January 18, 2012 / 2:28 PM / 7 years ago

Industrial output rises on strong manufacturing

WASHINGTON (Reuters) - Industrial output rose in December as manufacturing rebounded at its strongest pace in a year, countering a weather-related decline in utilities, Federal Reserve data showed on Wednesday.

Industrial production increased 0.4 percent last month, the Federal Reserve said, after falling 0.3 percent in November.

Economists polled by Reuters had expected industrial production to increase 0.5 percent last month after a previously reported 0.2 percent drop.

For the fourth quarter as a whole, industrial output rose at an annual rate of 3.1 percent, increasing for the 10th consecutive quarter.

The report indicated the production side of the economy ended the year on a firmer footing, with manufacturing output rising 0.9 percent after contracting 0.4 percent in November.

The increase in manufacturing output last month was the largest since December 2010 and the sector saw gains across the board.

Manufacturing has been one of the main drivers of growth in the U.S. economy since the end of the 2007-09 recession. The economy is expected to have expanded at an annual pace of at least 3 percent in the fourth quarter.

But with the euro zone expected to slide into recession in the first half of the year, slowing export growth is seen taking some edge off manufacturing.

Last month, mining output rose 0.3 percent after advancing 0.5 percent in November.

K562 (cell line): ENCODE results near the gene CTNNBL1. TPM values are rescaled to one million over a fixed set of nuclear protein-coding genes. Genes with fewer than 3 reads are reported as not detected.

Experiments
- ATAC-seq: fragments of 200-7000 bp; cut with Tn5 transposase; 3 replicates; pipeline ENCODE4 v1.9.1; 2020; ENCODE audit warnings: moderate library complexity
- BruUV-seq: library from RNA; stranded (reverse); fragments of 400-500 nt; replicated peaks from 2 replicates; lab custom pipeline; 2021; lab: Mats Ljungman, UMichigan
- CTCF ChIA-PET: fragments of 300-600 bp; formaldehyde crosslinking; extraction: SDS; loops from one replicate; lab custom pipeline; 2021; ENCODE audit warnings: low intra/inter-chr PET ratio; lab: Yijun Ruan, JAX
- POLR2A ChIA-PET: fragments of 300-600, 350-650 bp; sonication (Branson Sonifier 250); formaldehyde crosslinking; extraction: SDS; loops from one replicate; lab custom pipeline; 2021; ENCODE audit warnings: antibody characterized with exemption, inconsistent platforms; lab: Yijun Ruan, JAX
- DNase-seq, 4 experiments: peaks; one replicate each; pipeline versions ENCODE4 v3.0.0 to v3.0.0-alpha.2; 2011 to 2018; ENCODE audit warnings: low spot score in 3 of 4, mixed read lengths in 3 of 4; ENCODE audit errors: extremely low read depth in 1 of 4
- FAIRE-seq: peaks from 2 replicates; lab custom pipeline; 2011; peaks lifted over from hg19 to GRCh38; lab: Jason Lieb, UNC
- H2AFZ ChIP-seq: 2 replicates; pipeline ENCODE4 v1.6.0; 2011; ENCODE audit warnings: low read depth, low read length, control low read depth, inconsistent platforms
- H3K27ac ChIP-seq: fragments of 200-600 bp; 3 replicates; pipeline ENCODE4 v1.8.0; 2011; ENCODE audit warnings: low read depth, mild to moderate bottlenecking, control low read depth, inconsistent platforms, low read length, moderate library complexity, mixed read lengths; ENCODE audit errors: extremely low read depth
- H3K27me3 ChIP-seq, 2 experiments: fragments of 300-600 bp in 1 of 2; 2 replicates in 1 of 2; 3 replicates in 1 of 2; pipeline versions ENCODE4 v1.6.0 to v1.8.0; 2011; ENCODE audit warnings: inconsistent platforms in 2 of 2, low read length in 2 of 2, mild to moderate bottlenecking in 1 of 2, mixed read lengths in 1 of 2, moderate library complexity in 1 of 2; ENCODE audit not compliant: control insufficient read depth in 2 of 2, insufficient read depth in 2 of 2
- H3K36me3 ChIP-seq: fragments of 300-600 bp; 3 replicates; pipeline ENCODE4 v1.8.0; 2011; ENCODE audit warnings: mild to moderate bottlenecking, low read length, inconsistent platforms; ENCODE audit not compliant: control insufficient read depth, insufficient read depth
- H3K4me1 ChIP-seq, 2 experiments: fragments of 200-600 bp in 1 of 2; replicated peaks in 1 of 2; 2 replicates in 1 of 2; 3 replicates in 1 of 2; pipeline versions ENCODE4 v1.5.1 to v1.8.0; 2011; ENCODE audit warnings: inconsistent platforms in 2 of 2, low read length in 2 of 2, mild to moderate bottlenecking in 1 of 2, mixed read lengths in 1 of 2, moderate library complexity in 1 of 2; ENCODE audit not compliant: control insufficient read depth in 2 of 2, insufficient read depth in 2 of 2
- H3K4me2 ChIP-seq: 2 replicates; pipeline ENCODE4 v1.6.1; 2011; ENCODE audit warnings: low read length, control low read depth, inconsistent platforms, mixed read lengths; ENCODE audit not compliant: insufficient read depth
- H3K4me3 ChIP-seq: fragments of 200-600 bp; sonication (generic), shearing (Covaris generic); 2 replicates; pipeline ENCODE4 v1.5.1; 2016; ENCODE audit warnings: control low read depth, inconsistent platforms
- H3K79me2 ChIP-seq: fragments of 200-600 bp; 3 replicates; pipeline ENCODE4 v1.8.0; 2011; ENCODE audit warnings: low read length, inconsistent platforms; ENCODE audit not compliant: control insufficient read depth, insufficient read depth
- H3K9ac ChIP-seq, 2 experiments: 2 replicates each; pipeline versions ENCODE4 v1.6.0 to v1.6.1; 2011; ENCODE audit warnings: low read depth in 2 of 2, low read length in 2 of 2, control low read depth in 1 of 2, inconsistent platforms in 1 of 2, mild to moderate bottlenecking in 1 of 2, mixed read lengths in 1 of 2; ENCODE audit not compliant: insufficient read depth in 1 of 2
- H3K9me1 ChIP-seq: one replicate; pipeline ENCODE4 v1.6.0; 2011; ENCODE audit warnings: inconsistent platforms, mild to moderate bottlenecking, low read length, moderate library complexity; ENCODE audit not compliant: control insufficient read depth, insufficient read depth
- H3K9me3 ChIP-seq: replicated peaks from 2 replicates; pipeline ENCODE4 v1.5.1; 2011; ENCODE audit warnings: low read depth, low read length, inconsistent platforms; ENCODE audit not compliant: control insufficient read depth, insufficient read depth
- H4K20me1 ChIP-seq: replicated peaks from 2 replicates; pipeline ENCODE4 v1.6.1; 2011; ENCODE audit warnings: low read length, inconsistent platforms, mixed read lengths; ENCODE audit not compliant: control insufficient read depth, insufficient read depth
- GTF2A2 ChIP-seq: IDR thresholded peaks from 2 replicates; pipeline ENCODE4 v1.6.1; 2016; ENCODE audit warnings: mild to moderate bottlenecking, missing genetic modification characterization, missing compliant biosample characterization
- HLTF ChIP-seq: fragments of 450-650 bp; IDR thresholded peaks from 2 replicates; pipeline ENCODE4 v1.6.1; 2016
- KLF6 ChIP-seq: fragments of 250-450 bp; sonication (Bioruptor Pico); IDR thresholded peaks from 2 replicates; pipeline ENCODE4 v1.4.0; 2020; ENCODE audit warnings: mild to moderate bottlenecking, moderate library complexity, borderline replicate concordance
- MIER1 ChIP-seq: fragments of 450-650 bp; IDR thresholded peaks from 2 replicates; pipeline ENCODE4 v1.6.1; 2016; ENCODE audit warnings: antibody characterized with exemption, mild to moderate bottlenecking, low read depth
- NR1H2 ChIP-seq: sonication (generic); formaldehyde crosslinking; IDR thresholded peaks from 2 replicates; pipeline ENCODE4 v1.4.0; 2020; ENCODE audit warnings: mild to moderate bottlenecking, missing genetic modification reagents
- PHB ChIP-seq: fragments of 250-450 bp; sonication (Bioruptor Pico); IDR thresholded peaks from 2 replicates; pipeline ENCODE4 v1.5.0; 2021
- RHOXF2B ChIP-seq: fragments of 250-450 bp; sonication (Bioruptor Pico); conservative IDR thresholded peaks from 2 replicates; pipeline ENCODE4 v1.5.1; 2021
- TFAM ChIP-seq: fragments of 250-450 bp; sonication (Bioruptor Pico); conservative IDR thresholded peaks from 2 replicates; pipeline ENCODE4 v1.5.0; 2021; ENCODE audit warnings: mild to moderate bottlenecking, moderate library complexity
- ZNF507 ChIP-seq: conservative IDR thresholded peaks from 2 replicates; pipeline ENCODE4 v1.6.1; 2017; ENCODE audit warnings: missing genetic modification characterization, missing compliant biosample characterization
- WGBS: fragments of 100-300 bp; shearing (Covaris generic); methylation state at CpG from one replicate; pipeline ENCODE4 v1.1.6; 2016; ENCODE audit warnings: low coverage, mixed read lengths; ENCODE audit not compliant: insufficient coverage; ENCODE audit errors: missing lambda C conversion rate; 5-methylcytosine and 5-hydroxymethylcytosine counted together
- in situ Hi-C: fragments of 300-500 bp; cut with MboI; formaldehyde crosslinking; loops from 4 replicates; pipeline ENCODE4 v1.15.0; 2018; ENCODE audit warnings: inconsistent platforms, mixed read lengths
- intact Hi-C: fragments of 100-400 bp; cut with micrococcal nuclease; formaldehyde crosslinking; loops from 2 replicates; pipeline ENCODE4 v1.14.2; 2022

Unseasonably warm winter weather saw utilities output plunging 2.7 percent after a 0.6 percent decline the prior month. It was the fifth consecutive month of declines for utilities.

Capacity utilization, a measure of how fully firms are using their resources, rose 78.1 percent from 77.8 percent the prior month. That was 2.3 percentage points below the 1972-to-2010 average.

Analysts were expecting capacity use to rise to 78.1 percent. Capacity use in manufacturing rose to 75.9 percent, the highest since June 2008.

Officials at the Fed tend to look at utilization measures as a signal of how much “slack” remains in the economy — how far growth has room to run before it becomes inflationary.

Reporting by Lucia Mutikani; Editing by Chizu Nomiyama

0 : 0
  • narrow-browser-and-phone
  • medium-browser-and-portrait-tablet
  • landscape-tablet
  • medium-wide-browser
  • wide-browser-and-larger
  • medium-browser-and-landscape-tablet
  • medium-wide-browser-and-larger
  • above-phone
  • portrait-tablet-and-above
  • above-portrait-tablet
  • landscape-tablet-and-above
  • landscape-tablet-and-medium-wide-browser
  • portrait-tablet-and-below
  • landscape-tablet-and-below